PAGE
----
"Mr. 3000" takes the sports-miracle movie and turns it sideways. It shouldn't have stopped there, though. It should have flipped the genre on its head.
Going only halfway makes for a halfway entertaining movie about a conceited professional athlete. (If you assumed it was the story of OutKast's Andre 3000, you're advised to stay home and listen to "The Love Below" instead.)
The conceited professional athlete in "Mr. 3000" is a showboat named Stan Ross, and he's played by the swaggering, slurring Bernie Mac. The movie begins when Stan gets his 3,000th hit for the Milwaukee Brewers, a milestone he finds so great that he announces, with supreme self-satisfaction, that he's getting out of the game.
And so we meet Stan nine years later and find that he's parlayed his feat into a business plan. There he is on Milwaukee television hawking his 3000 Plaza, which contains a barbershop (3000 Cuts), a pet store (3000 Paws), and a Chinese restaurant (3000 Woks). He also owns a bar where his affectionately devoted best friend and ex-teammate Boca (Michael Rispoli) has spent what must be 3,000 nights tending bar. But the riches and the local fame aren't enough: When will the sportswriters elect him into the Hall of Fame?
After an insincere public-relations campaign gets Stan this close to Cooperstown, it's discovered that three of his hits were misrecorded and don't count. So, at 47, he rejoins the last-place Brewers in a quest for the three measly hits. To underscore how unfashionably old-school both he and the movie are, "Y.M.C.A." chugs along to a get-back-in-shape montage. The young, disrespectful players also leave a walker in front of his locker as a welcome back.
The point of "Mr. 3000," of course, is for Stan to dispel his teammates' skepticism and turn around the Brewers' losing spirit. He gives the team's cocky star, T-Rex Pennebaker (Brian J. White), a good talking to, and he teaches Fukuda (Ian Anthony Dale), the Japanese pitcher, how to use profanity more effectively. Whether this healing could help the real-life Brewers out of last place remains to be seen.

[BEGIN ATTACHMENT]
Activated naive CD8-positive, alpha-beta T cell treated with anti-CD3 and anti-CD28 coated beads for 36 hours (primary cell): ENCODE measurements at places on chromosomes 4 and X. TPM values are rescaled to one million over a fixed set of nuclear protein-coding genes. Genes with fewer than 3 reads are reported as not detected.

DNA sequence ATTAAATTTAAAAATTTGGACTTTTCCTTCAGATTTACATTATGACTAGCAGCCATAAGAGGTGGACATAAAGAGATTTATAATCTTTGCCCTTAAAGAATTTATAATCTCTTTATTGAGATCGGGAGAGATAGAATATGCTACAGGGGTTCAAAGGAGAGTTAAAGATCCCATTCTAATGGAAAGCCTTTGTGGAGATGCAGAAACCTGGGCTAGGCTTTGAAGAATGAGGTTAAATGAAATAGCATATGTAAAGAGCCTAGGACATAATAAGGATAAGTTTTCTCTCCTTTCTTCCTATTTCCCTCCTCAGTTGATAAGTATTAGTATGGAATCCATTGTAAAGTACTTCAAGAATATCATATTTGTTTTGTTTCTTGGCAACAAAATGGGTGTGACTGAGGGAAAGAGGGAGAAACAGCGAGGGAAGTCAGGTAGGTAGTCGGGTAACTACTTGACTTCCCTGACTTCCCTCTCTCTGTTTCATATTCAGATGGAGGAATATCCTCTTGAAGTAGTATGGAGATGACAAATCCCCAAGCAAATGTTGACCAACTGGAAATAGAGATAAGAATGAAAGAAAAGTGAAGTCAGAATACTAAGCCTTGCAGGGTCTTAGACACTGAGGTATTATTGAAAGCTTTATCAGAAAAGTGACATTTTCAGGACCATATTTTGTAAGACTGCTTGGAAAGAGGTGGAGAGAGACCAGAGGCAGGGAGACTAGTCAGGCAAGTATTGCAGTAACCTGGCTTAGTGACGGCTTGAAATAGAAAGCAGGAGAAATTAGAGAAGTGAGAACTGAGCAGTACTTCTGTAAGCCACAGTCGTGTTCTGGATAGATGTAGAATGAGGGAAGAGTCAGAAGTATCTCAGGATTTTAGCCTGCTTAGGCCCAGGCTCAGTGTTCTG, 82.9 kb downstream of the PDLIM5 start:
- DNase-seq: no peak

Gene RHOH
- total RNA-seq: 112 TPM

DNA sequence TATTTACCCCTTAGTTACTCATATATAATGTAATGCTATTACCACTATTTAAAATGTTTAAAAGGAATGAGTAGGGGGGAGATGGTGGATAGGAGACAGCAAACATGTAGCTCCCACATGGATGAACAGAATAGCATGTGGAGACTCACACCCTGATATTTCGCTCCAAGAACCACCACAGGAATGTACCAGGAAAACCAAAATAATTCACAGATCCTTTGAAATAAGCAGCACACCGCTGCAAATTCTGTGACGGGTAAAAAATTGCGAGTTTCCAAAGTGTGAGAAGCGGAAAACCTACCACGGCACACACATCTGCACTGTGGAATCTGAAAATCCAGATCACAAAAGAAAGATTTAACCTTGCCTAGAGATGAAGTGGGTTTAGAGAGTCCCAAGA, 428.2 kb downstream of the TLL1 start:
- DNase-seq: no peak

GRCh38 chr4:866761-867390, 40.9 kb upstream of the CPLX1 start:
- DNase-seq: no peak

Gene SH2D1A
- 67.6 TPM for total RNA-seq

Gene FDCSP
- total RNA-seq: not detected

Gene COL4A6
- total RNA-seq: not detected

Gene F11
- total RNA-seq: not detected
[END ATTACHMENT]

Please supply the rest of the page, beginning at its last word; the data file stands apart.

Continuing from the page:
This is certainly nice of Stan, but it's pretty standard Hollywood sports-movie stuff. The best action in the movie involves his sparring with Angela Bassett, who shows up as Maureen, a reporter for ESPN, which shares the same parent company as "Mr. 3000" -- Disney. She's an old, wronged flame, and appropriately, in their scenes together, Mac appears to be playing with fire. Fierce as she is, Bassett is relaxed here instead of her usual explosive and intense. She has an easy glamour that movies ought to be ashamed not to use.
The director, Charles Stone III, must have enjoyed having Bassett around, if for no other reason than that she tends to deepen his flat little movie. Ditto for Paul Sorvino, as the taciturn Brewers manager, and sports laureate Dick Enberg, whose play-by-play commentary lends the movie additional authenticity. But Stone's shots are often beer-ad silly and seem beer-ad fake (little of the field stuff is credible), and what feels like half the movie is clips from TV shows. When Stan's hitting slump gets him down, the cast of "The Best Damn Sports Show Period" joins him suddenly in his living room. This is meant to pass for both drama and fantasy.
Unfortunately, Mac's TV show seems to have trained him to settle for feel-good tack-ons that cut against the prickly nature of "Mr. 3000." The actor has such a serious and wise bearing that it's hard to believe Stan as a shallow jackass, which is why several of his scenes with Boca seem phony. The two men tell each other "I love you" too tenderly, too often for it to seem like mere jest. That sort of development might not be what the average baseball fan would show up for, but it certainly would have turned the sports-miracle genre on its head.
Wesley Morris can be reached at firstname.lastname@example.org.